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May 2, 2022

MIT researchers create a portable desalination unit that can run off a single solar panel

Filed under: Emerging Tech,My Thoughts,Science Related — Suramya @ 2:33 AM

The lack of drinking water is a major problem across large portions of the world and over 2 billion people live in water-stressed countries. According to WHO at least 2 billion people use a drinking water source contaminated with feces. On the other side, places near the sea have to deal with salt water contamination of their drinking supply. If we can desalinize sea water cheaply and easily then it will be a great boon to world.

There are existing technologies that convert sea-water to drinking water but they require massive energy supply and large scale plants which are very expensive to make. To resolve this issue MIT researchers have been working on creating a portable desalination unit that generates clear, clean drinking water without the need for filters or high-pressure pumps. Since the unit doesn’t use filters or high-pressure pumps the energy requirement is low enough that it can be run off a small, portable solar panel.

The research team of Jongyoon Han, Junghyo Yoon, a research scientist in RLE; Hyukjin J. Kwon, a former postdoc; SungKu Kang, a postdoc at Northeastern University; and Eric Brack of the U.S. Army Combat Capabilities Development Command (DEVCOM) created this and the initial prototype has worked as expected. Their research has been published online in Environmental Science and Technology.

Instead, their unit relies on a technique called ion concentration polarization (ICP), which was pioneered by Han’s group more than 10 years ago. Rather than filtering water, the ICP process applies an electrical field to membranes placed above and below a channel of water. The membranes repel positively or negatively charged particles — including salt molecules, bacteria, and viruses — as they flow past. The charged particles are funneled into a second stream of water that is eventually discharged.

The process removes both dissolved and suspended solids, allowing clean water to pass through the channel. Since it only requires a low-pressure pump, ICP uses less energy than other techniques.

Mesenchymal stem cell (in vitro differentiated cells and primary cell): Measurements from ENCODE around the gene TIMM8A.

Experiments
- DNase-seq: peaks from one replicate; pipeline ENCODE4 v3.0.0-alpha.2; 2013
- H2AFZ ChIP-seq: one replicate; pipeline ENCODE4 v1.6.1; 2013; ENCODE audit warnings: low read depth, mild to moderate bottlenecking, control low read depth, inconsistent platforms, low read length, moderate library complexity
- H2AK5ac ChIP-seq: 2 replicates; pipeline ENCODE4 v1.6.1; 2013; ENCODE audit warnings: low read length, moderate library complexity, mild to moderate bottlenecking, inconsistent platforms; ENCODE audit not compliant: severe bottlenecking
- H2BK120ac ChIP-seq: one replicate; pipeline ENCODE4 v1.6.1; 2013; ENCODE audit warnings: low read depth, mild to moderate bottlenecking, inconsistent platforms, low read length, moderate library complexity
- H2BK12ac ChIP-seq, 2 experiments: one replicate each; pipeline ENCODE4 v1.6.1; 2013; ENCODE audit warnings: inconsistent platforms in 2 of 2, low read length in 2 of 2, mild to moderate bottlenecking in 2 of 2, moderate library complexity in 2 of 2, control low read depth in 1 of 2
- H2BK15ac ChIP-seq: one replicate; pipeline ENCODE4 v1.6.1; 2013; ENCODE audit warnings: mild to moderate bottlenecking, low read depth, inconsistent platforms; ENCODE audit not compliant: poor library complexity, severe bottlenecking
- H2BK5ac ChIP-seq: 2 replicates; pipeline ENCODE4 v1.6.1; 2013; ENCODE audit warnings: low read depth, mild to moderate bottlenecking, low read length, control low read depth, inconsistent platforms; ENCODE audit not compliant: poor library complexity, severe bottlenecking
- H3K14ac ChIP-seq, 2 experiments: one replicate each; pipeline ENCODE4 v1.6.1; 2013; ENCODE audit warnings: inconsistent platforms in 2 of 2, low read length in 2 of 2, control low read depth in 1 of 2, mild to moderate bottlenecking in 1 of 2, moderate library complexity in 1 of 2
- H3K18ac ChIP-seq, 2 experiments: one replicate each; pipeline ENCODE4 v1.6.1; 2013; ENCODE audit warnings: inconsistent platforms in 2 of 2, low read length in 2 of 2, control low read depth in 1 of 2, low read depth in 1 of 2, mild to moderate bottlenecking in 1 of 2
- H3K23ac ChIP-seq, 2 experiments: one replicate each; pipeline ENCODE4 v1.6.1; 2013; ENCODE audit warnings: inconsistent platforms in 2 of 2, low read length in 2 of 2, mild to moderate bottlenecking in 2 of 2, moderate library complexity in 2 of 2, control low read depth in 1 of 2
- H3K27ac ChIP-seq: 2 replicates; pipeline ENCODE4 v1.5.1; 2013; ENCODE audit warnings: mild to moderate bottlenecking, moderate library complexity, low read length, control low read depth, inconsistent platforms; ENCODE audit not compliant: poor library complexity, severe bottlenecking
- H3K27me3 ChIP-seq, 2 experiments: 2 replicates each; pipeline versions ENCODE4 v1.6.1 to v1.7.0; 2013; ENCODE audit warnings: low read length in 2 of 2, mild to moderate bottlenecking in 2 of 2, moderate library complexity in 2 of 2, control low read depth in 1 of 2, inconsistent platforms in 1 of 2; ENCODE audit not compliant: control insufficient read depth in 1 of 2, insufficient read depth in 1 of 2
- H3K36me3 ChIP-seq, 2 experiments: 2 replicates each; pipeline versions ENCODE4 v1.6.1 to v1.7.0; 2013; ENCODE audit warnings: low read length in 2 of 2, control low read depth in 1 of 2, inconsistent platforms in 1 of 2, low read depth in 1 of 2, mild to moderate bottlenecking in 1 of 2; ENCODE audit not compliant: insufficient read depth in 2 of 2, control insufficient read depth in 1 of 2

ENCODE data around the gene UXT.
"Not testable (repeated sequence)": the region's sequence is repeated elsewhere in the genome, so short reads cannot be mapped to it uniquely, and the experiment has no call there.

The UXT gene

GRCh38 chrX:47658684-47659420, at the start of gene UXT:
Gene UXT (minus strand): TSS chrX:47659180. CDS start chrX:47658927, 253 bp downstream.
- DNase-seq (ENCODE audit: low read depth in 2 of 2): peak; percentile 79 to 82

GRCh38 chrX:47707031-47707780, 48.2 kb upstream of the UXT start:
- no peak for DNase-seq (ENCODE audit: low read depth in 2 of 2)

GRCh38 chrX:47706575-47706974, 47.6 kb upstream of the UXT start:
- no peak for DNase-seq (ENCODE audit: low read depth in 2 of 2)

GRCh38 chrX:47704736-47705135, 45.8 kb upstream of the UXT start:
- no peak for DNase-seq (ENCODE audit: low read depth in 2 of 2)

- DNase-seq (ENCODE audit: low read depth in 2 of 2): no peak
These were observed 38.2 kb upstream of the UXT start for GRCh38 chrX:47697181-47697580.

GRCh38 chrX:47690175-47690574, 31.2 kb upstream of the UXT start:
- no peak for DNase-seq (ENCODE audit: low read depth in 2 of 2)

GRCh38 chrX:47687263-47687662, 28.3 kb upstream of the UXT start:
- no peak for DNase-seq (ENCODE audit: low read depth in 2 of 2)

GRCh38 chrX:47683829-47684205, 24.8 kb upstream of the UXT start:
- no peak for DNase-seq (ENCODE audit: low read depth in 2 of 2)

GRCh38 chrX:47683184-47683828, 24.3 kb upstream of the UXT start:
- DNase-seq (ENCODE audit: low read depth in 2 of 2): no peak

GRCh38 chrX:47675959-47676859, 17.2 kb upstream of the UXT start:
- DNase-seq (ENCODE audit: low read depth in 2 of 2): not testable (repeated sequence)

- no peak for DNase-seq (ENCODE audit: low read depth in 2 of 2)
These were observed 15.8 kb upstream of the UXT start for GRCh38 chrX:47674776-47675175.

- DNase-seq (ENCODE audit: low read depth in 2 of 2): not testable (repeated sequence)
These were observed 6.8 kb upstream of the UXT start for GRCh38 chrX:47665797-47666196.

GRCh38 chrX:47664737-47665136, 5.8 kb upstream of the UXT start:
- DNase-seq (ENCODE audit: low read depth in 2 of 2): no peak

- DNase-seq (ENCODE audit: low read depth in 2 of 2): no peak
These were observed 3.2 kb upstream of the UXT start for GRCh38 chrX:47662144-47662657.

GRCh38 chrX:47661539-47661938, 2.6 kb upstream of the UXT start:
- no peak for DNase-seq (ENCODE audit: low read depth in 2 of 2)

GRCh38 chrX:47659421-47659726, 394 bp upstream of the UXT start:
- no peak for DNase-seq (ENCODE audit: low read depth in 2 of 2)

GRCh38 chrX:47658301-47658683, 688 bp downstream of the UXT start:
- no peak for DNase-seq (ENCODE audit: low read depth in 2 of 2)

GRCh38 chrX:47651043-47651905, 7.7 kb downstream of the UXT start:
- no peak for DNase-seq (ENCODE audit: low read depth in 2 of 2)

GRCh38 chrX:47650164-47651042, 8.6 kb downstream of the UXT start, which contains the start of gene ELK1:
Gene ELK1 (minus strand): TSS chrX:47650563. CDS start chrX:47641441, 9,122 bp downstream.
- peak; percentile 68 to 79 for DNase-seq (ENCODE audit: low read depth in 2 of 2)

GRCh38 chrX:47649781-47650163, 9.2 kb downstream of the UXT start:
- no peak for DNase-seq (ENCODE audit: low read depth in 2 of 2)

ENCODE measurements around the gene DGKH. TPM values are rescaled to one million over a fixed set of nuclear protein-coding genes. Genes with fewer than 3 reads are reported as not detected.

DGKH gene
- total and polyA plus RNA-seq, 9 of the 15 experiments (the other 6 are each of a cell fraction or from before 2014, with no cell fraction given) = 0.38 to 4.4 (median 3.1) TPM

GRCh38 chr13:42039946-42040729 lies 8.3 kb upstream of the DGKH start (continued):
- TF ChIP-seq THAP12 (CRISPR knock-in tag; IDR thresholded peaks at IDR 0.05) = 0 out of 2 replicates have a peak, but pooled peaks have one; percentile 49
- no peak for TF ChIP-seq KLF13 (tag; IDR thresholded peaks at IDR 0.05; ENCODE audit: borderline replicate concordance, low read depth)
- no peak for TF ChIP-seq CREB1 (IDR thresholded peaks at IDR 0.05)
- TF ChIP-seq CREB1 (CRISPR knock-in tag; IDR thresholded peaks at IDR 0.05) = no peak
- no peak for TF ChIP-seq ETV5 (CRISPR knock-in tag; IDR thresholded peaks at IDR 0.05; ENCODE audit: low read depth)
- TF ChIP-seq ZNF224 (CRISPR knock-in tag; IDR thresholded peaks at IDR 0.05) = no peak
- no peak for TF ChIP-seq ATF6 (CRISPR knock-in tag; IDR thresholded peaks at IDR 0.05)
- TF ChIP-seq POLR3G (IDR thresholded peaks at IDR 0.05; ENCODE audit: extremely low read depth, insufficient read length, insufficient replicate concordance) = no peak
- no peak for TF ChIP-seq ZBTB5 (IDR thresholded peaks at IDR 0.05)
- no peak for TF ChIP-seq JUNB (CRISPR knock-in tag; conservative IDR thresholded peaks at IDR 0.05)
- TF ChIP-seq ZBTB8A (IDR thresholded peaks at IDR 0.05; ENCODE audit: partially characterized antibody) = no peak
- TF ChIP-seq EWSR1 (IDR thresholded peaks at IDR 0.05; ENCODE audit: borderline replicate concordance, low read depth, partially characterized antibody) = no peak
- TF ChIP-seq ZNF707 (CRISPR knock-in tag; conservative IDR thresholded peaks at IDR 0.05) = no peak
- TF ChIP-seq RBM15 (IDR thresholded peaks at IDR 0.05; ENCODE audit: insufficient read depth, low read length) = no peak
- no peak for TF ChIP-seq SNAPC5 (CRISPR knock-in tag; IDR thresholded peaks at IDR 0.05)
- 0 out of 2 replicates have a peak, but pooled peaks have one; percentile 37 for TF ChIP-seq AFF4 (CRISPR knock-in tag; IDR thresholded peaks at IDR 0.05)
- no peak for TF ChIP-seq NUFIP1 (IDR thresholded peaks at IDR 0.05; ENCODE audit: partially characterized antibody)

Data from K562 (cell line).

But ICP does not always remove all the salts floating in the middle of the channel. So the researchers incorporated a second process, known as electrodialysis, to remove remaining salt ions.

Yoon and Kang used machine learning to find the ideal combination of ICP and electrodialysis modules. The optimal setup includes a two-stage ICP process, with water flowing through six modules in the first stage then through three in the second stage, followed by a single electrodialysis process. This minimized energy usage while ensuring the process remains self-cleaning.

Video demonstration of the process

The prototype device was tested at Boston’s Carson Beach and was found to generate drinking water at a rate of 0.3 liters per hour, requiring only 20 watts of power per liter during the use. As you can guess this is pretty amazing. If the device can be mass-produced it will help reduce the scarcity of drinking water in the world without requiring massive amounts of energy which would cause other climate impact.

One downside of this kind of machine is that it creates a byproduct of highly saline water as the salt from the pure water is mixed with the waste water. Releasing this water in the ocean has a huge impact on the sea life as the water suddenly becomes too saline for them. If the water is allowed to seep into the land then it will reduce the fertility of the soil due to the increased salt in the soil. In addition to making the device commercial we also need to do research on what we should do with the waste water generated so that the adverse impact of the product can be offset.

Source: MIT News: From seawater to drinking water, with the push of a button

– Suramya

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